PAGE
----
All of which brings me back to my spiritual guru — or my 17 pound overlord, depending on the day. Truthfully, most days she is both. Maisie is helping me see that, even though I no longer turn to the sign of the cross when I need a little support to get through, everyone could use their own personal holy trinity. There is something about the power of three: Peter, Paul, and Mary; Larry, Moe, and Curly; Tom, Dick, and Harry; peace, love, and understanding; snap, crackle, and pop. Maybe it goes back to early childhood, to A-B-C (“easy as 1-2-3, simple as do-re-mi” — yes, I am singing along to the Jackson Five here, I can’t help myself). Or maybe we teach children in threes because we know it will stick. Perhaps the early church knew the persuasive power of three (something advertisers seem to know about, something that has recently been confirmed in a new study) when they came up with the Holy Trinity. Whatever it is, I like the concept and so I’ve come up with my own holy trinity.
The past few years, I’ve noticed a trend towards the expression of gratitude. Everywhere you look there are gratitude quotes, gratitude challenges, gratitude journals — hell, there are even gratitude seminars and workshops now. It’s one trend I can say I’m happy to see. Back on a particularly challenging tour a few years ago, my husband and I started using the question “What are you grateful for?” whenever things went awry. It was a quick way for us to focus our attention back to remembering how blessed we were instead of dwelling on how cursed we felt, particularly in those more discouraging moments. I am a big fan of gratitude, of those two perfect words, thank you.
But sometimes gratitude is not always enough to get you through the day, because sometimes gratitude is hard to muster up when it feels like the world is conspiring against you, when life is not the perfect day in the sunshine you had planned. When you’re being good and sitting on your little bed and you’re not barking or whining, when you’re doing Everything Right — and your pack is still walking out the door without you. And that’s when a little acceptance really comes in handy, when looking at the world with 20/20 vision can help you get to seeing a little more of your world through rose-colored glasses.
I have spent a good part of my life fighting against things over which I have zero control (which, really, is about damn near everything). The weather is too wet or too dry or too hot or too cold, someone’s talking is ruining my experience at a concert, the politicians in Washington aren’t doing what I know they should do, my dog is barking — again — at the squirrels, war and poverty and ecological destruction are never going away. I can viscerally recall the physical manifestations of all of that fighting, the angst and misery it handed to me as a little gift for all of my efforts. And while I do remember one of the first times I threw my hands up in true surrender (it’s too long a story to include in this post, but let’s just say it involved a snow-packed road, a mountain pass, and my Subaru demonstrating that all-wheel drive sometimes just means all-wheel sliding), it really has taken me many more years to put the lesson of that day — the lesson of letting go, of dropping the fight for control, of accepting what IS — into any kind of regular practice.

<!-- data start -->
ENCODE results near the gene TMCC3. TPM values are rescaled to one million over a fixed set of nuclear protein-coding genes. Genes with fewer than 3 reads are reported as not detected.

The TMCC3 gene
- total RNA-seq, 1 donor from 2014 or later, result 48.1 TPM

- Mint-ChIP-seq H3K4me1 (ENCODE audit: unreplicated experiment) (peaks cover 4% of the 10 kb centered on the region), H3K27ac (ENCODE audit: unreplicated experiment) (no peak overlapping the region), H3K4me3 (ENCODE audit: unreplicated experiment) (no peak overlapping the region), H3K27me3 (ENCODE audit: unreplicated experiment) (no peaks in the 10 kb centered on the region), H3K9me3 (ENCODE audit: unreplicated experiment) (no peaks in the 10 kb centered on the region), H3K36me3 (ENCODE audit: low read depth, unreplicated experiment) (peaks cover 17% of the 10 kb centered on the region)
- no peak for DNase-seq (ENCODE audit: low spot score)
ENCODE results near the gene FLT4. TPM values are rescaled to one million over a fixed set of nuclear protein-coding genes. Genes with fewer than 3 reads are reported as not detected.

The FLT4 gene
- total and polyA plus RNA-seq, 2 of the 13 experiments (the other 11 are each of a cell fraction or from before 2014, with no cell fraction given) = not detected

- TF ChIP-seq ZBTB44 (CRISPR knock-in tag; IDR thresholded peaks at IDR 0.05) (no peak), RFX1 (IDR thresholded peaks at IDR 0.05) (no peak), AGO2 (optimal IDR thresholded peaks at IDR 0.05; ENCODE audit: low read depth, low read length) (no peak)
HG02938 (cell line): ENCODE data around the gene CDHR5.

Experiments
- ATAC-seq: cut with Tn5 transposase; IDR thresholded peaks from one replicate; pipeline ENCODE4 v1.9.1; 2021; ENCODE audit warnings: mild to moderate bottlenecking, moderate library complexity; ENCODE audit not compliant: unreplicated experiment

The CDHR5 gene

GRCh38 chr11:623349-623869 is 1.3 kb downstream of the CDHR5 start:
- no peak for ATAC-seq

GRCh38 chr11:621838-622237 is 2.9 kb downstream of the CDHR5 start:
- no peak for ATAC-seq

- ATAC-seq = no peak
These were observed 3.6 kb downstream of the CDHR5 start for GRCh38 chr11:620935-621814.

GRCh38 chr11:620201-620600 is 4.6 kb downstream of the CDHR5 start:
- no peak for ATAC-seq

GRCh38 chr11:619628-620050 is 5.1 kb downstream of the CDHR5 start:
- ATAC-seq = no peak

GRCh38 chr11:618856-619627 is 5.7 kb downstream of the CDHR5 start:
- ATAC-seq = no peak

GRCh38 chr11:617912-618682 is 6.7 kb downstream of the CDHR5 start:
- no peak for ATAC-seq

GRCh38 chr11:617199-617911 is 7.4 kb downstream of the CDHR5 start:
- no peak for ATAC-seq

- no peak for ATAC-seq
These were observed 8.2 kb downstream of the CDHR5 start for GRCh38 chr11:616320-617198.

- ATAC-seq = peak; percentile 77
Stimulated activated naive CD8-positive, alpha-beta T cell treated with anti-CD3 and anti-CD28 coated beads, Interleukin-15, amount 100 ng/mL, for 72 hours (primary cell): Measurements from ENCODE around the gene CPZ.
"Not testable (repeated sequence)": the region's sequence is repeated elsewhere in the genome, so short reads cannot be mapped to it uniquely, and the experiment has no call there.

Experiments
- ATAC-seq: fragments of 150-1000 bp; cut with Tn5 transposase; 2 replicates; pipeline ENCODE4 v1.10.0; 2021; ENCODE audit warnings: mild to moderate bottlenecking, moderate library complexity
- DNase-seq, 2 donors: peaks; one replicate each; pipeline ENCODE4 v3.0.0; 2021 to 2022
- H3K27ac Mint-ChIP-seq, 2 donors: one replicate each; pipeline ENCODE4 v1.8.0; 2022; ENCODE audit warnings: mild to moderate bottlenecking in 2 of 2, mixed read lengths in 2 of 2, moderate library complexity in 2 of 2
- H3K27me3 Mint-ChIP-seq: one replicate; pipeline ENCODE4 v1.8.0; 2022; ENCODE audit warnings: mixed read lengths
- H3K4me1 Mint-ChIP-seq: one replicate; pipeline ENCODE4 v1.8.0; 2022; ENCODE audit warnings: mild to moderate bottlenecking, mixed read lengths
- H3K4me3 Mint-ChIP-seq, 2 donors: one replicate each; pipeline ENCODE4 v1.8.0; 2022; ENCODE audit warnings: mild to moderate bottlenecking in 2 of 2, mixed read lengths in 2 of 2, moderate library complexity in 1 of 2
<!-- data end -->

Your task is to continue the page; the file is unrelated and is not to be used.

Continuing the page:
Maisie, however, is an expert at practicing acceptance; I sometimes wonder if she learned it in her two weeks in the slammer, had to practice it every time someone visited her and then closed the door and left without her. Wherever and however she learned it, she demonstrates it on a daily basis when she resigns herself to the fact that, once again, the day will not be spent playing in perpetuity, the humans will continue to go about this thing they refer to as work, they will sometimes leave her behind while they go off, surely, to chase squirrels or tennis balls, and she will not be free to run amok without that blasted harness and leash. She accepts what is, even if it is not what she wants.
And all of this leads me to the third aspect of my holy trinity, one that seems to be so goddamn hard for humans, but not for dogs, who always seem to forgive our shortcomings. (In reality, dogs actually lack the brain development required for holding grudges, but that does not mean we can’t still learn from them.) While forgiveness is truly the most difficult practice I can put into place in my life, it is also the most important. It does not mean being weak or not seeking justice or ignoring the pain and suffering we may experience. Some grievances can take decades to come to terms with, but in the end forgiveness really is, at its core, not so much for the benefit of those who hurt us, but a way to heal our own hearts and open ourselves to living with far more peace. It is an extraordinarily difficult concept to grasp and explain, which is why I love Phillip Moffitt’s take on it; he gets at the heart of it far better than I could and it is definitely worth a read.
I keep a journal and even if I have limited time to fill its pages, I try to at least fill in my holy trinity every day: one thing I’m grateful for, one thing I need to accept, and one thing I need to forgive. It is a practice that takes less than five minutes but has a profound effect on the rest of my day. Sometimes the things in my list are “big ticket” items, sometimes they are the most simple, indeed seemingly insignificant, things. But the forgiveness piece can be really challenging at times — and you can be sure that entry is a bit suspect when it is laced with expletives — so when my heart feels closed or hardened, I start with forgiving myself. Which might sound like an easy out, but it is actually pretty damn hard and probably central to the reason I sometimes struggle to forgive others. Really, it is probably where we all need to start.
It has been a long, long time since I have made the sign of the cross, but perhaps I will start calling it up again, doing that grounding practice in moments of challenge, in the Name of Gratitude, Acceptance, and Forgiveness. Now, if I could only find the Latin translation.
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Dear readers, what are the practices that you use to keep yourselves grounded, to bring yourselves back to a truer version of yourself? Is it something from your childhood, from a religious or spiritual practice, or perhaps something you have learned from an animal companion? I love to hear from you, so please feel free to share in the comments section below.